Yangon was the last stop on my Myanmar backpacking trip. And I quickly realized that Yangon is different than Myanmar’s other destinations. Yangon is loud, hectic, dirty, messy – but still very worth seeing! If you have not been to Southeast Asia so far, you may experience a little culture shock here. But I recommend you just get into all the excitement. While in Mandalay, for example, the streets were empty after dark, it was great to visit such a colorful and bustling city. Maybe Yangon can be described as a small, more original version of Bangkok. In the following, I will tell you more about backpacking Yangon, including the best places to visit and important travel tips.
- 1 Best places to visit and things to do when backpacking Yangon
- 2 Yangon Backpacking Tips and Information
- 2.1 How do I get to Yangon, Myanmar?
- 2.2 How do I get from the airport to the city centre in Yangon?
- 2.3 How much time should I spend in Yangon?
- 2.4 How’s the public transport? How do I get around?
- 2.5 Where do I find good food?
- 2.6 Safety in Yangon: Is Yangon safe for backpackers?
- 2.7 Where do I find good accommodation?
- 2.8 How’s nightlife and partying?
- 2.9 What budget do I need? Is Yangon expensive?
- 3 Conclusion about backpacking Yangon
Best places to visit and things to do when backpacking Yangon
Myanmar’s largest city, Yangon, has some great sights and attractions that you should not miss when visiting.
Let’s start directly with Yangon’s most famous sight and one of Myanmar’s most famous attractions! The best way to describe the Shwedagon pagoda is: Huge! Admission to the pagoda will cost you 10,000 kyat (about € 6), and you’ll need to take off your shoes and socks and cover your shoulders and legs, as in any Myanmar temple. Quickly you will also notice that there is more than “just” a big pagoda. The whole area is full of countless temples, shrines and smaller pagodas, where you can also see many locals and monks praying. Be sure to spend enough time here, as it will take at least an hour to explore the pagoda and the surrounding area. By the way, a visit to the pagoda is also worthwhile at night when it is golden and bright. This place will certainly be a highlight when backpacking Yangon.
Maha Wizaya Pagoda
Next to the Shwedagon Pagoda is this smaller pagoda, which you can visit for free. Unlike the Shwedagon pagoda, there were no other tourists here and I was able to explore the pagoda undisturbed.
On the way from the Shwedagon Pagoda to Kandawgyi Lake you will pass the Kyaethoon Pagoda. This one is behind a lake that you can cross on a bridge. Admission is free.
After visiting the Shwedagon Pagoda, I walked directly to Kandawgyi Lake. This large park is a real oasis of peace in the loud and busy Yangon. However, the park has also reminded me of a construction site, so much seems not to be finished yet. You can still go for a walk here and from the shores of the lake you have a beautiful view of the Shwedagon Pagoda.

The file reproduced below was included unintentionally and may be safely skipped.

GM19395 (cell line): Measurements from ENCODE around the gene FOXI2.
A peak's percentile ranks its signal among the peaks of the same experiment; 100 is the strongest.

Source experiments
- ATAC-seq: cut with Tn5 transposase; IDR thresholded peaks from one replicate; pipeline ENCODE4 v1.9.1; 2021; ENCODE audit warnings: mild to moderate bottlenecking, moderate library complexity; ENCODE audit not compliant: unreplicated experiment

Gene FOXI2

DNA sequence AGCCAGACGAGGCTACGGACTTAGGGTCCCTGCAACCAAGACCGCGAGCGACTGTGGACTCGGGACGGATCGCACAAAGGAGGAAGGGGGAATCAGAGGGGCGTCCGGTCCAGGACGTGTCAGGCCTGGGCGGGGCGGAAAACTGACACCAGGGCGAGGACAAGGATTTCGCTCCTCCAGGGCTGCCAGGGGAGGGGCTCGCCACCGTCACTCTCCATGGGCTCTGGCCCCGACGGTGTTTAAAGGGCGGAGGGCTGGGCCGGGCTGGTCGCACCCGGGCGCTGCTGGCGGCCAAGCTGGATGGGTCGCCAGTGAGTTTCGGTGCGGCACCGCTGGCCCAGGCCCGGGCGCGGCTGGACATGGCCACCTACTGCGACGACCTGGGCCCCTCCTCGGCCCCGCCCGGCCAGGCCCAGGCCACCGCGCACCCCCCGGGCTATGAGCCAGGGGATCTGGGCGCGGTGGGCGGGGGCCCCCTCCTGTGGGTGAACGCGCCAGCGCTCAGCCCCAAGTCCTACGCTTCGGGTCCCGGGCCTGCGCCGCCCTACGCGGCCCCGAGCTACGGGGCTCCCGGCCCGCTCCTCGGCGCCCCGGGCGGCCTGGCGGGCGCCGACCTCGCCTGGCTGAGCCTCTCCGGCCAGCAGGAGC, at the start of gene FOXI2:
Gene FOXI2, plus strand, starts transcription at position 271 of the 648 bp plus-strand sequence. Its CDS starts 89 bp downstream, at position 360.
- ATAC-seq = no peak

The view of the impressive Karaweik Palace Restaurant is also very nice (see the photo below!).
This is probably one of the most extraordinary things on a Yangon backpacking trip and a great experience that you should not miss. The Circular Train is a train line that circulates through Yangon and the surrounding area. There are several stations and you can watch the locals doing their daily routine. The train is not only a mean of transportation, but also a market! You can get on and off at any of the station, but it is easiest to start the journey at the central station. Just ask for the Circular Train, the ticket costs only 200 Kyat and the train leaves every 30-40 minutes. The whole route takes about 3-4 hours. Of course you can also leave anytime. For example, I went off the train to visit a local market and then got on the next train again. Like this, you can spend half a day watching the real life of the Burmese in Yangon.
Chinatown is not a classic sight in Yangon itself. However, you should definitely spend some time in this neighborhood and walk through the narrow streets. Here you will find street markets, busy streets and the real life. Especially in the 19th street and the 26th street (in Yangon, the streets are named after numbers) there are some nice and colorful markets.
Bogyoke Aung San Market
This market is just north of Chinatown and is within easy walking distance. There are countless shops selling jewelry, clothes and souvenirs. It is very touristy, but perfect if you still want to buy souvenirs. Here you can find everything and for a lot cheaper than in other places in Myanmar.
The Sule Pagoda is just off a crossroad in Chinatown and a bit smaller than the Shwedagon Pagoda. You can visit the inside for 3,000 kyat. The best view of the Sule Pagoda is probably from the pedestrian bridges that cross the streets. By the way, you will find some beautiful British colonial buildings around the area of the Sule pagoda when backpacking Yangon.
Here you can learn more about the history and culture of Myanmar. The museum has several floors and the entrance costs 5,000 kyat.
Sunset at the Yangon river
I found this spot rather by accident and I’m very happy about it. On the river bank south of Chinatown, at the height of the 16th street (you have to cross two large streets to the river) you can witness a great spectacle at the end of the day. Here you can watch thousands of locals climb into small boats to get transported to Dala on the other side of the river. I could walk on a jetty over the water and watch the hustle and bustle, while slowly the sun went down.